So I had a discussion today about Stoicism (like you do) and I got into it with someone who thinks Stoicism as a philosophy means cultivating an absence of emotion. That’s not what it means.

Gene Roddenberry thought that’s what it meant, and then he created Spock, so maybe that’ll work for you if you want to go there.

But it’s actually a lot like Buddhism, only with a lot less mysticism if you ignore the fact that Epictetus would mention Zeus and shit. Basically, they both teach about mastering your inner world because you can’t master the outer world.

Stoics taught that nature was all one and so were we, with God. And the Buddhists taught that nature was all one, and so are we, in a living continuum.

Stoicism doesn’t teach that there is no good or bad in life, it teaches that by freeing yourself of imprudent passion, you reason your way through these events with the understanding that most things aren’t good or bad, they just are. And that one’s happiness is an inner mode and not the product of outer circumstance. The outer world is unstable and unreliable, but our inner world doesn’t have to be.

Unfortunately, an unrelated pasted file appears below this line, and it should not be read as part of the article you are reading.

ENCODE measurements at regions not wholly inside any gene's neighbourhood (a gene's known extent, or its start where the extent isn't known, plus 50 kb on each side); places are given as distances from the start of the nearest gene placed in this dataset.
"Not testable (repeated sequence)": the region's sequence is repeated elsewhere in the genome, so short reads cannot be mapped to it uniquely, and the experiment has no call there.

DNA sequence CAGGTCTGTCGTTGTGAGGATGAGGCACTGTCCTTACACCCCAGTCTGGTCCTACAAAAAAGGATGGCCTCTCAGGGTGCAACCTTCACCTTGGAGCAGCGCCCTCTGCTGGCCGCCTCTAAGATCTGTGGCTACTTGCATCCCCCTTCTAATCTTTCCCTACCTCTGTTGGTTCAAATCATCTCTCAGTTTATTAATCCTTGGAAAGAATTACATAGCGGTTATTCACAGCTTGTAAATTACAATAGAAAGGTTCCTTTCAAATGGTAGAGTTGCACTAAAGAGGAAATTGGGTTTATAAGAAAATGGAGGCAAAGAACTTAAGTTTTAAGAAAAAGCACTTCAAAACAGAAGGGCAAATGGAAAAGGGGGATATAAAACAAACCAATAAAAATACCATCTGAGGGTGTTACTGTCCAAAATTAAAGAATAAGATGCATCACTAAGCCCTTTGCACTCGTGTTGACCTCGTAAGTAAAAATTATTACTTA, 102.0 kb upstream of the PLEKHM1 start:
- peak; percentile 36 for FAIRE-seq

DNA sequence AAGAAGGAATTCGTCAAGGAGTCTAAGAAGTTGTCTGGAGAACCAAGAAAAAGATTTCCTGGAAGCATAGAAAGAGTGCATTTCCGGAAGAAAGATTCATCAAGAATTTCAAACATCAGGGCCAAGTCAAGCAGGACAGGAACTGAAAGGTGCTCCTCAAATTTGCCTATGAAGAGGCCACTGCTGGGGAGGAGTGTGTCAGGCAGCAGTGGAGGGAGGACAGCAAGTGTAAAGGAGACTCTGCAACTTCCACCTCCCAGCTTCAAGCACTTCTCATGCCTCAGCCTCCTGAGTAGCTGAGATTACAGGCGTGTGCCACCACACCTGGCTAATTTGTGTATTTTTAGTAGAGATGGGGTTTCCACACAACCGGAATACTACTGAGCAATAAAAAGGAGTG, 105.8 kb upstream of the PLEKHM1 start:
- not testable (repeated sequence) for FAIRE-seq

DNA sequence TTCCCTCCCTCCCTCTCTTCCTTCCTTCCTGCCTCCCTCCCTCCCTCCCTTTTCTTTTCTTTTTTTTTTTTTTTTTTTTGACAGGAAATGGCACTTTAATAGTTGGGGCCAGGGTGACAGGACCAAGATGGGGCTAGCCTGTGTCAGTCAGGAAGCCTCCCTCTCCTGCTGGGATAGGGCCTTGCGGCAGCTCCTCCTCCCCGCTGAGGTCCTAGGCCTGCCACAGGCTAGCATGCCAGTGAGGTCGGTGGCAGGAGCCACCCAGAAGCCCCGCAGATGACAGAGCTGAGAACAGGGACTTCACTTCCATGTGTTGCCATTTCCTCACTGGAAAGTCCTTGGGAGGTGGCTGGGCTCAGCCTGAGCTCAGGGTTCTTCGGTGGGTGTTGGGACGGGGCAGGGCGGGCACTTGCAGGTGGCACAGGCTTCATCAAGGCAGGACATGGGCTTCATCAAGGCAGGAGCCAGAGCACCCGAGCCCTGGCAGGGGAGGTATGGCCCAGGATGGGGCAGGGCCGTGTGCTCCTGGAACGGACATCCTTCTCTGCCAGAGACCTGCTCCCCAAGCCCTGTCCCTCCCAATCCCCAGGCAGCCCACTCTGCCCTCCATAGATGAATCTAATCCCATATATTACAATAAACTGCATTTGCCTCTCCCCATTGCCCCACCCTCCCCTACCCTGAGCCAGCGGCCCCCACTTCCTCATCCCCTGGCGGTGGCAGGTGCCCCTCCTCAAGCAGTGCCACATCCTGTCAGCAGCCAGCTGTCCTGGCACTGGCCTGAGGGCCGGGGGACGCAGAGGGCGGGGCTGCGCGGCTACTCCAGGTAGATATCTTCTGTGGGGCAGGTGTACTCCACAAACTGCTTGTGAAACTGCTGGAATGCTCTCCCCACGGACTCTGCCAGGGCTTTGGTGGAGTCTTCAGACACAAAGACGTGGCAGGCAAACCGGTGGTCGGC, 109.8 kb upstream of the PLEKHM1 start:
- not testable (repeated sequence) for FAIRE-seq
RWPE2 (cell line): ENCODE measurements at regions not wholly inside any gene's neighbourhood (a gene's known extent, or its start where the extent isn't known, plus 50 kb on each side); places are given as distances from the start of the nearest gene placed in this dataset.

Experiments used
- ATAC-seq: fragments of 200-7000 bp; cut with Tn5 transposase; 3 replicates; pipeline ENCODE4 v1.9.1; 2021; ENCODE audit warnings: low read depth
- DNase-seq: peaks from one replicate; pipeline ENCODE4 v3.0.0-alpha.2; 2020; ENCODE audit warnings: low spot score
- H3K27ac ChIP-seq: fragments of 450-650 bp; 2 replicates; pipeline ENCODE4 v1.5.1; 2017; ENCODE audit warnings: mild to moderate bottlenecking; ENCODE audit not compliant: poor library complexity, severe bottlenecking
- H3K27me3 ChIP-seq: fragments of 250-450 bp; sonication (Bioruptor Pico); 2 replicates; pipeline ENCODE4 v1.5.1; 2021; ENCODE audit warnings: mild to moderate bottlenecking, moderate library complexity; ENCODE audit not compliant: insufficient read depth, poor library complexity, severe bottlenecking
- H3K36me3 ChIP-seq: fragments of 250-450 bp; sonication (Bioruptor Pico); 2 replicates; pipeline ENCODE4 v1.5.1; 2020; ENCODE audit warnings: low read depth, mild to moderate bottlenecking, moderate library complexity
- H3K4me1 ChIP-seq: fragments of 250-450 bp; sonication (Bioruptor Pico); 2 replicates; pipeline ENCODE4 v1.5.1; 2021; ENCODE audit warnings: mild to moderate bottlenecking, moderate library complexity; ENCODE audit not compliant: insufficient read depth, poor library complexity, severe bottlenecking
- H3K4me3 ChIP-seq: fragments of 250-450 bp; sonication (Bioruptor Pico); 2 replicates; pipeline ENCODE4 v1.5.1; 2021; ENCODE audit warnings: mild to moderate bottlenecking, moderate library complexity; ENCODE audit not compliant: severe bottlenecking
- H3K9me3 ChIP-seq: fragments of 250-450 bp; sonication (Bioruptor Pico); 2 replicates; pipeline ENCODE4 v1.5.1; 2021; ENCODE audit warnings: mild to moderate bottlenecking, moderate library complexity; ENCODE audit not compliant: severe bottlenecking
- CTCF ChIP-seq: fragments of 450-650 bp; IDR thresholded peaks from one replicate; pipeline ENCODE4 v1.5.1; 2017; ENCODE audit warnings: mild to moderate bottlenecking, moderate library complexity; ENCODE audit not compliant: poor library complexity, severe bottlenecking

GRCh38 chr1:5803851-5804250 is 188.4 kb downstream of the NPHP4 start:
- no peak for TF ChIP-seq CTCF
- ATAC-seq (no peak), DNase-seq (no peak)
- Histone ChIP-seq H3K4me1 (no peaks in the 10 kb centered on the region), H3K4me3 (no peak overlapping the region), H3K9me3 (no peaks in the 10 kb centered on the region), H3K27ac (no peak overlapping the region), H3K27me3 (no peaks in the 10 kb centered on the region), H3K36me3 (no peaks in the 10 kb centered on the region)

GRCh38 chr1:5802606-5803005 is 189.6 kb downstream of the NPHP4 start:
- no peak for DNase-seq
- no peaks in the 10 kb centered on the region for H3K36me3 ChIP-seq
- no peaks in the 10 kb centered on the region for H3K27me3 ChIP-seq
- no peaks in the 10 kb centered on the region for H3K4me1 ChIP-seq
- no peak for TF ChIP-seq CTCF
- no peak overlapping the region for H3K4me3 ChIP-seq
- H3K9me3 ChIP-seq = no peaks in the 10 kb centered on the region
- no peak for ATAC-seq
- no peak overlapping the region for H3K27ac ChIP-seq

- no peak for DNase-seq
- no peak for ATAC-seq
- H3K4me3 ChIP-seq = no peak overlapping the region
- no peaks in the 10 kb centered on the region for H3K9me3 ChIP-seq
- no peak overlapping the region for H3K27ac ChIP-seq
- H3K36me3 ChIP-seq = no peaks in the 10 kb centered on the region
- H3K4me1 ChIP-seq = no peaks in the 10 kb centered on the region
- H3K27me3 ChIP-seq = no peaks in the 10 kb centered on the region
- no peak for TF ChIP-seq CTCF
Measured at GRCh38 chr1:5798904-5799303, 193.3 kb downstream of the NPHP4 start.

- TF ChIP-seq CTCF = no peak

Stoic Apatheia simply means “peace of mind”, similar to Buddhist “nirvana”.

Stoics aren’t free of emotion. Stoics have lingering scars just like everybody else. They’re just telling you not to pick at that scab or it won’t heal. It’s not the experience that gets to you in the end, it’s the memories of the experience. If you can gain mastery over the memory, you master the experience.

If you have the tools to do so, then be the sculptor your life.

So, there you go. Gene Roddenberry got it wrong, but Spock is a great character, and there’s my New Year’s Eve post, which, I think, beats a resolution list.